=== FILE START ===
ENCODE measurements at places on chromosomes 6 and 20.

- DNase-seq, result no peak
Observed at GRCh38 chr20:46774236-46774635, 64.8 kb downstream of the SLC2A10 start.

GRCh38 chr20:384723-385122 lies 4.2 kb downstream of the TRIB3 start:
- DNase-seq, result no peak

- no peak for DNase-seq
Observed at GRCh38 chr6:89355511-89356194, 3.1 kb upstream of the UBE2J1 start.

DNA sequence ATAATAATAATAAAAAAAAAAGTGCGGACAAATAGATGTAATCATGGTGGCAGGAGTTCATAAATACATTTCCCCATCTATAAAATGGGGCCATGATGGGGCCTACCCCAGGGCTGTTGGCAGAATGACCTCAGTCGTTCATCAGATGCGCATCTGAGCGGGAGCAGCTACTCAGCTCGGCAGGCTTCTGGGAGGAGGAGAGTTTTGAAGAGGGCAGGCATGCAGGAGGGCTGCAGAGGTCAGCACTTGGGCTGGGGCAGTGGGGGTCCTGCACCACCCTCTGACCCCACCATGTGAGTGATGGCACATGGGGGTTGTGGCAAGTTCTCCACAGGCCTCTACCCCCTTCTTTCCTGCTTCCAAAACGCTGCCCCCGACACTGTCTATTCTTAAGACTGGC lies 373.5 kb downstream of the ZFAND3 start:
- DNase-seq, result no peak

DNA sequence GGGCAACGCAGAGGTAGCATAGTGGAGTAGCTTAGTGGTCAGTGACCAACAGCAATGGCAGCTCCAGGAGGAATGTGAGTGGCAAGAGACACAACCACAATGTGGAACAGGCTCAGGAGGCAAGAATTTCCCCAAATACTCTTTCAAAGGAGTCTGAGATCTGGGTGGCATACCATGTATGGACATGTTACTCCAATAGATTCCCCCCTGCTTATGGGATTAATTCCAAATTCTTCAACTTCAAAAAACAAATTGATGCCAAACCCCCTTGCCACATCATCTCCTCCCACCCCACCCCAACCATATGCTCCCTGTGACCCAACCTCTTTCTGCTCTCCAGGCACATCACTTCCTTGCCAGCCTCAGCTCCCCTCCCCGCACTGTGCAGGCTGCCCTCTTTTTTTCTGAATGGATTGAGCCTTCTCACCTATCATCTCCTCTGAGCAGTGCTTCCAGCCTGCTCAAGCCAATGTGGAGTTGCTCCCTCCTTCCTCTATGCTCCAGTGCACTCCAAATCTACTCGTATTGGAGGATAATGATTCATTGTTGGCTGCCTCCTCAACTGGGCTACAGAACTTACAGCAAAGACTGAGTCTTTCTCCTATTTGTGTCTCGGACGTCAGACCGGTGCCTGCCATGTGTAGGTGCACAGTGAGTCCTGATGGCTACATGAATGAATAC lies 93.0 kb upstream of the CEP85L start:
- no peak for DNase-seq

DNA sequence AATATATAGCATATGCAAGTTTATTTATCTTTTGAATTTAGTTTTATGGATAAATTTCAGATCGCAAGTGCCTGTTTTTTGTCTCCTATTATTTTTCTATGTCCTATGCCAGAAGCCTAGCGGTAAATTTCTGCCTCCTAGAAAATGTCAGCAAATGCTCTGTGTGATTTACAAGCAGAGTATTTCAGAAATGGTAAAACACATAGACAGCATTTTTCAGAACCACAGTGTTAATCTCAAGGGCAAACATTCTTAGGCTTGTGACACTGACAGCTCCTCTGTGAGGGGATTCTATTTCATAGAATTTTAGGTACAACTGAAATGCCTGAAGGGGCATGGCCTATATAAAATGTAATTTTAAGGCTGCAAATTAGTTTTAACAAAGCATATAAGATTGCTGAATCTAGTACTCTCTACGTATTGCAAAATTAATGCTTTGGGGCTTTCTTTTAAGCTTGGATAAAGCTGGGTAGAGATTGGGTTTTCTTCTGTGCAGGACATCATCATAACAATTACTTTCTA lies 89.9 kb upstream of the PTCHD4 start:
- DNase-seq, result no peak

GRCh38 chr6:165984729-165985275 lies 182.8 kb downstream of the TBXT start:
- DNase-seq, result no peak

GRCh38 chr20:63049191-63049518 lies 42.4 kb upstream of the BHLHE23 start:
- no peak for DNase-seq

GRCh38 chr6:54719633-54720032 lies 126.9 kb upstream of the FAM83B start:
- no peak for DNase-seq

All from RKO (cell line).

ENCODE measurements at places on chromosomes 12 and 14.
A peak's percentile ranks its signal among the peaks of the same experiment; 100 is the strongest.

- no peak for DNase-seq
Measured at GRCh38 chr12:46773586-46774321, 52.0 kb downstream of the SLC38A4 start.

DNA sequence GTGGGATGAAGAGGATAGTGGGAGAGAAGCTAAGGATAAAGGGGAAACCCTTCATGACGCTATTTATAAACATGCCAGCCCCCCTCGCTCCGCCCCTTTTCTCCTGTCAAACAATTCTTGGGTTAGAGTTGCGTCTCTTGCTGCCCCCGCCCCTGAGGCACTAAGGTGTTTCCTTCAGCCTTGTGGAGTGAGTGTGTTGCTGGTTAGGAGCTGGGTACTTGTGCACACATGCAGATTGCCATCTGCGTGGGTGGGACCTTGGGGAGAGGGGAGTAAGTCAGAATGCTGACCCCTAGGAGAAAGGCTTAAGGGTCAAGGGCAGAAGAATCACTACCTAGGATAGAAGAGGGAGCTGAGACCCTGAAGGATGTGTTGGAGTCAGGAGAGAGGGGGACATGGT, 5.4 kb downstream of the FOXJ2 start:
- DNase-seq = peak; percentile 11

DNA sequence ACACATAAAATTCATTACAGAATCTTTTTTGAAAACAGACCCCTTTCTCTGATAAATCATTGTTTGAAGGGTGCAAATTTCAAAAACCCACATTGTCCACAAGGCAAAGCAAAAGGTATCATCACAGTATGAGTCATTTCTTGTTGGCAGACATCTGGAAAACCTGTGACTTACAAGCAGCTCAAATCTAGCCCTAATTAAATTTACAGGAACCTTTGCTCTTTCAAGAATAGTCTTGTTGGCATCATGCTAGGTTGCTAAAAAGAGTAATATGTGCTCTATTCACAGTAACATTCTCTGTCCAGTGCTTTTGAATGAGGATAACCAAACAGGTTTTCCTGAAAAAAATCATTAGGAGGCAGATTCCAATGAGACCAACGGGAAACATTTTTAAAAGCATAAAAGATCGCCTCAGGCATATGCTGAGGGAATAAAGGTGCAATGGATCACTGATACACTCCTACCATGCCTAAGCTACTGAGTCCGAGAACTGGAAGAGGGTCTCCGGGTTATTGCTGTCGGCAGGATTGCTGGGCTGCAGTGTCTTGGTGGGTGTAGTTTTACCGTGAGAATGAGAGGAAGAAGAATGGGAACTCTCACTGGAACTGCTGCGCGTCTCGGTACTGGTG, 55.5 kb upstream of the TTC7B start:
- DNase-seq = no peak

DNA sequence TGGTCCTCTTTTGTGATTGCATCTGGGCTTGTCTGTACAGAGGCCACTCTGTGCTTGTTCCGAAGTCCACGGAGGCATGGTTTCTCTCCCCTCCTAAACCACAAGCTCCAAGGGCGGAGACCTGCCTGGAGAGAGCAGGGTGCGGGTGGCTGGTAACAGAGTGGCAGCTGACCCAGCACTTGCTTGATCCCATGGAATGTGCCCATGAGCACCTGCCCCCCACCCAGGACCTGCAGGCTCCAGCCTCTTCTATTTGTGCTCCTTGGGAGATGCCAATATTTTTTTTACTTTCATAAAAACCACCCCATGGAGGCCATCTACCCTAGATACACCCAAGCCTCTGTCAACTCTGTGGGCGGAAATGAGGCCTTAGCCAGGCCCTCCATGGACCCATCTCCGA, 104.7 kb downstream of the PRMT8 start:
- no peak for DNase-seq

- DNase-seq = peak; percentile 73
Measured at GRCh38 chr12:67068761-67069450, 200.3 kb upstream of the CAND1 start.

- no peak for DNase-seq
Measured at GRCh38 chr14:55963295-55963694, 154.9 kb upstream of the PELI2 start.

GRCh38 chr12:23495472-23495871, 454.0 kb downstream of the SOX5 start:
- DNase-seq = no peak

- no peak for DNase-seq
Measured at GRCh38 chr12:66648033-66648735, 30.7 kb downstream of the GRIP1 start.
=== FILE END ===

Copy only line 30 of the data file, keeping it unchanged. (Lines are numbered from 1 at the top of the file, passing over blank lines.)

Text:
- no peak for DNase-seq